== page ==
Here’s How I Got Started With Kubernetes: Part I | Hacker Noon

@miketechgameMike Wolfe

Software Developer, Tech Enthusiast, Runner.

While scheduling classes for my final semester of college, I was very eager to do something different. Like many of my computer science peers, I had grown tired of the typical class where we have to reinvent the wheel when learning new concepts.

However important it may be to understand those concepts and know what goes on behind the scenes, it was time for a change of pace. That’s where the idea of taking an Individual Study course came to mind.

The plan was relatively simple (naturally, this all had to be okayed by my professor). I was going to use four Raspberry Pi’s, one master, and three worker nodes to create a Kubernetes Cluster.

After that, the goal was to deploy databases, scheduled tasks, APIs, front-end applications and set up a CI/CD tunnel.

Once all of this was up and running, I would then compare and contrast this new environment to my current environment running on multiple servers and virtual machines. Pretty straight forward right!?

Creating the cluster was actually easier than expected. There was an obvious learning curve, but what was supposed to take a couple of weeks only took a couple of days.

Figuring that I was off to a good start, I jumped right into setting up a CI/CD (Continuous Integration/Continuous Delivery) pipeline on the cluster. This is where the real fun started (sarcasm).

For the longest time, I have been wanting to learn how to use Jenkins and I thought this project would be a good place to start. I really wanted it to run in a container on the cluster.

I searched high and low looking for a Docker container that would support the ARM architecture of Pis. Unfortunately, no such luck. In the end, I settled on setting it up on one of my local machines and used it to create Docker images from a Github repo and deploy them to the cluster.

The second sucker punch came with MySQL.

I got the persistent volume and persistent volume claim all set up only to run into the same roadblock of no Docker image for ARM.

I spent a few days trying some potential workarounds that were found on Google, but no such luck getting these to work. Since I couldn’t spend any more time trying to get a MySQL image to run, Postgres seemed like a good alternative.

Luckily, I was able to get the Postgres image up and running and also successfully created a test database as well.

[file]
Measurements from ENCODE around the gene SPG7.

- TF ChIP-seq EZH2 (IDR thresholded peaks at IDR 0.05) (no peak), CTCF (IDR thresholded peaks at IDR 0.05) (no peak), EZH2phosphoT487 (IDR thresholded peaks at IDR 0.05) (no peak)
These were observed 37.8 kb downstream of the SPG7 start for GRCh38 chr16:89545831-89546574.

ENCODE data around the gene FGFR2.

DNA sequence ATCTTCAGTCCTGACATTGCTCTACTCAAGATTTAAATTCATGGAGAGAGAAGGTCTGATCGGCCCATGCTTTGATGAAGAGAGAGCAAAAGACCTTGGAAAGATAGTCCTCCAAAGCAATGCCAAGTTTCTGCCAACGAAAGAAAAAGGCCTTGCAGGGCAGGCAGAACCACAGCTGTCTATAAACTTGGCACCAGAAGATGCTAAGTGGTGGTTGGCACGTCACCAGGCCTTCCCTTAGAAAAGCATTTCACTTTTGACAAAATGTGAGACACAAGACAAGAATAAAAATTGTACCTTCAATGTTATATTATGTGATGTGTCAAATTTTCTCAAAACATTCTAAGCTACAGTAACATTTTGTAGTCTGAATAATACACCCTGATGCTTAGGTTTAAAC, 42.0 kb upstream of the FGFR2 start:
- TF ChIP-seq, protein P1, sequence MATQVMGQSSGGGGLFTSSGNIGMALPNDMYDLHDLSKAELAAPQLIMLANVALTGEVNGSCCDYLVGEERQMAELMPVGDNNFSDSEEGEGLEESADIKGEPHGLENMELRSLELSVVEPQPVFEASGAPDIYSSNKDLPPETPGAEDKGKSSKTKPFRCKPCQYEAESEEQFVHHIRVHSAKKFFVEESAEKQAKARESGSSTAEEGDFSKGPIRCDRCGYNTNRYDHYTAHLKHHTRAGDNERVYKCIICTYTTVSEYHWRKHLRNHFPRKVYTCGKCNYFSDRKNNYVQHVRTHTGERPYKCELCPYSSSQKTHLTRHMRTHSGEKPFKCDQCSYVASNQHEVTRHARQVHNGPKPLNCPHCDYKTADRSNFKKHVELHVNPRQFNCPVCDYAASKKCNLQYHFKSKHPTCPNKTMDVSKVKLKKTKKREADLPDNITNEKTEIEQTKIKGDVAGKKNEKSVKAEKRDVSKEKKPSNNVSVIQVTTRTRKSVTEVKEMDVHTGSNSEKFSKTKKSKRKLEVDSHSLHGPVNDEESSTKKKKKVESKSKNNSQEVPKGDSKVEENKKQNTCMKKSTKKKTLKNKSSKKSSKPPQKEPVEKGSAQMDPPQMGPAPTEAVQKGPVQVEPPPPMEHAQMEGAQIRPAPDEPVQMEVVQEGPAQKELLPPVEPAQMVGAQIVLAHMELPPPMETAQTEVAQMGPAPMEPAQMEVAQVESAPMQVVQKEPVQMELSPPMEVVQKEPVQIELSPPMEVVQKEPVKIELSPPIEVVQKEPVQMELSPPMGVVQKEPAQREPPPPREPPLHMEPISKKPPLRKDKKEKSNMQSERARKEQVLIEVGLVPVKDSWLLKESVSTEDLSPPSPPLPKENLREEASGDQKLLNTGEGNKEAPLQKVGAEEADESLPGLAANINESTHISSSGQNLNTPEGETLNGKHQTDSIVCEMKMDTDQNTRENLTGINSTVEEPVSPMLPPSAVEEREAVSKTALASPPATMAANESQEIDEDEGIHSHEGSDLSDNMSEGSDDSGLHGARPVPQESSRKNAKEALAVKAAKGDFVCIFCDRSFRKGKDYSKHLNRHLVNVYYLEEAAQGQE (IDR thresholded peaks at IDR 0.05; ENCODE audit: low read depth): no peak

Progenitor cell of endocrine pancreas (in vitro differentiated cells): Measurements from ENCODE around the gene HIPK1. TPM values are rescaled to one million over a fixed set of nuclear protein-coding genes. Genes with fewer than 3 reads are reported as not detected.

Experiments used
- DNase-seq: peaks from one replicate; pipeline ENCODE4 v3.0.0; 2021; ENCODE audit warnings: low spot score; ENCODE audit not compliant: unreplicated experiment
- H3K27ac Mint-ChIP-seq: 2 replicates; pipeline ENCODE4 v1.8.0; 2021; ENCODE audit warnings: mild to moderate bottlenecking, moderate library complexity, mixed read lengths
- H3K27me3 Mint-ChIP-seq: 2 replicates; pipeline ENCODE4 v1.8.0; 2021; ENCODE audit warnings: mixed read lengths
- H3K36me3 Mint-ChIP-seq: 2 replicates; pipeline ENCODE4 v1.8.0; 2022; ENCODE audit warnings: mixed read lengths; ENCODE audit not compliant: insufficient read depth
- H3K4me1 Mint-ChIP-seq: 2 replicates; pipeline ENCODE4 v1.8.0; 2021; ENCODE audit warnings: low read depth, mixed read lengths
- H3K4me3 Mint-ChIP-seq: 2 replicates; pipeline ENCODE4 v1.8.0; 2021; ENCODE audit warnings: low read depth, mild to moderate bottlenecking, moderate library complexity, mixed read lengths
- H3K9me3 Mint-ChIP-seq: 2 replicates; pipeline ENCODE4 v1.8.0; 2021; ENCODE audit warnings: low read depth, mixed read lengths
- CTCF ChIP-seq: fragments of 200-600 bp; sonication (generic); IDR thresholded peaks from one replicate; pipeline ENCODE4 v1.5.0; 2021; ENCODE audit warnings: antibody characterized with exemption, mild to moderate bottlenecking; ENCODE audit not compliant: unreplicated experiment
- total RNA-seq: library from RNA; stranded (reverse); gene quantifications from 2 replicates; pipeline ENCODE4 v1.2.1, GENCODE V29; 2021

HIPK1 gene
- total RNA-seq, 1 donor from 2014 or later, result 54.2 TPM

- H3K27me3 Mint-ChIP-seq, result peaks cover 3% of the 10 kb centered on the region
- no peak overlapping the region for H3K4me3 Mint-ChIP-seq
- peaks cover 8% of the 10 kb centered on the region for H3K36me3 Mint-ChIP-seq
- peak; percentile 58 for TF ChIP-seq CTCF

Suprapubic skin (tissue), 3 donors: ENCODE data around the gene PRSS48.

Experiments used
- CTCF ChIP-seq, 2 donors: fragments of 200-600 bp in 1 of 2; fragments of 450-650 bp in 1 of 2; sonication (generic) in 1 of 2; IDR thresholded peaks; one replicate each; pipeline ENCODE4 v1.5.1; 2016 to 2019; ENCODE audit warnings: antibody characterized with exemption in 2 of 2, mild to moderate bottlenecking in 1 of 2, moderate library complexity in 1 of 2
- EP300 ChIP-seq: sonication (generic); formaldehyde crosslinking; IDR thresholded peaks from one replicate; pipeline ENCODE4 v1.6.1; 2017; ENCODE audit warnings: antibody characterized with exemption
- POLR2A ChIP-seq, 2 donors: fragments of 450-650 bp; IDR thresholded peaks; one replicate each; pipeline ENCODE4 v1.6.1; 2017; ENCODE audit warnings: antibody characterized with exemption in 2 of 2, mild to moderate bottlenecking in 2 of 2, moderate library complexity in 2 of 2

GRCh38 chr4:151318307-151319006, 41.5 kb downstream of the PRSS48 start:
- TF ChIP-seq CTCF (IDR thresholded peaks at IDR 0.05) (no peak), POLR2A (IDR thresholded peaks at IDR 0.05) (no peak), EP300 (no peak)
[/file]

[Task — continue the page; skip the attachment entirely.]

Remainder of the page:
At this point, it was time to add a test API and front-end application. For the API, I quickly created it using Python (Flask micro-framework specifically) and connected it to the Postgres database.

After that, I created an Angular application and built it for production use (Nothing fancy, just a “hello world” app).

It took me quite a long time to figure this out, but when creating Docker images for custom applications they need to be created on a machine that is the same architecture as the one you are deploying to.

Once I realized this, they worked pretty well when testing in Postman and a web browser.

At last, I was able to do the comparison of the cluster to the servers running services, apps, databases, etc. on virtual machines. In my case, I was comparing a server (Dell Poweredge R710) to Raspberry Pi’s, so I wasn’t looking at CPU and RAM performance.

Instead, deployment time performance, deployment ease of use, and disk space storage were more of a concern. For deployments, there was an obvious learning curve, but configuring the YAML files and then pushing them to the cluster was very simple and gave me some ideas on potential automation using Jenkins.

In terms of disk space storage, there were some obvious savings there. Unlike my current setup where applications are organized onto different virtual machines, the cluster spreads out the different applications across the worker nodes utilizing the storage of those nodes in a more effective way.

To sum things up, this was an amazing learning experience. I definitely accomplished the goal of getting to do something different in my final semester of college.

In Part 2, we’ll move from the Raspberry Pis onto an actual server that will contain virtual machines as our cluster.

I hope you enjoyed this part of the journey and will continue with me onto the next. Cheers!

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